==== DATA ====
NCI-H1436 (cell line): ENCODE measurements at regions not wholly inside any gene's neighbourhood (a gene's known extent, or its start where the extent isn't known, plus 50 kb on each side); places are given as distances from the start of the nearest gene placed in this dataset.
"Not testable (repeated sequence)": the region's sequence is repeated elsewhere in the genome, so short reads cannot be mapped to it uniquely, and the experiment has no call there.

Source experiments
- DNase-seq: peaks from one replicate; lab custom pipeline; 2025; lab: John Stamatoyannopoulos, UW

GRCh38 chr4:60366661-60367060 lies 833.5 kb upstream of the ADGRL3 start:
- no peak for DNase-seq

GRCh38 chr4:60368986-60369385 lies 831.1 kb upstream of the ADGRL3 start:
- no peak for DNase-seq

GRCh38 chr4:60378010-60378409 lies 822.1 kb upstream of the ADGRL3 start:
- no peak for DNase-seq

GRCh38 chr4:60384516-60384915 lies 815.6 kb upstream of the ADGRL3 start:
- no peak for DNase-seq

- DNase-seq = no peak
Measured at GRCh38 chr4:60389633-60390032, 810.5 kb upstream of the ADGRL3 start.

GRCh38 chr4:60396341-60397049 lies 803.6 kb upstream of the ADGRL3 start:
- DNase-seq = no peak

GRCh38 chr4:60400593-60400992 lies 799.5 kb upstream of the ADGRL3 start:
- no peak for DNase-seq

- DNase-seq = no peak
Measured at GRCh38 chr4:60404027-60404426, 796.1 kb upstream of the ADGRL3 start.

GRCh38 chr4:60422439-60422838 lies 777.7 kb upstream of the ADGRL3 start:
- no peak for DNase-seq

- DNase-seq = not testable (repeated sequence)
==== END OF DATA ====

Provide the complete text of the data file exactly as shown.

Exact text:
NCI-H1436 (cell line): ENCODE measurements at regions not wholly inside any gene's neighbourhood (a gene's known extent, or its start where the extent isn't known, plus 50 kb on each side); places are given as distances from the start of the nearest gene placed in this dataset.
"Not testable (repeated sequence)": the region's sequence is repeated elsewhere in the genome, so short reads cannot be mapped to it uniquely, and the experiment has no call there.

Source experiments
- DNase-seq: peaks from one replicate; lab custom pipeline; 2025; lab: John Stamatoyannopoulos, UW

GRCh38 chr4:60366661-60367060 lies 833.5 kb upstream of the ADGRL3 start:
- no peak for DNase-seq

GRCh38 chr4:60368986-60369385 lies 831.1 kb upstream of the ADGRL3 start:
- no peak for DNase-seq

GRCh38 chr4:60378010-60378409 lies 822.1 kb upstream of the ADGRL3 start:
- no peak for DNase-seq

GRCh38 chr4:60384516-60384915 lies 815.6 kb upstream of the ADGRL3 start:
- no peak for DNase-seq

- DNase-seq = no peak
Measured at GRCh38 chr4:60389633-60390032, 810.5 kb upstream of the ADGRL3 start.

GRCh38 chr4:60396341-60397049 lies 803.6 kb upstream of the ADGRL3 start:
- DNase-seq = no peak

GRCh38 chr4:60400593-60400992 lies 799.5 kb upstream of the ADGRL3 start:
- no peak for DNase-seq

- DNase-seq = no peak
Measured at GRCh38 chr4:60404027-60404426, 796.1 kb upstream of the ADGRL3 start.

GRCh38 chr4:60422439-60422838 lies 777.7 kb upstream of the ADGRL3 start:
- no peak for DNase-seq

- DNase-seq = not testable (repeated sequence)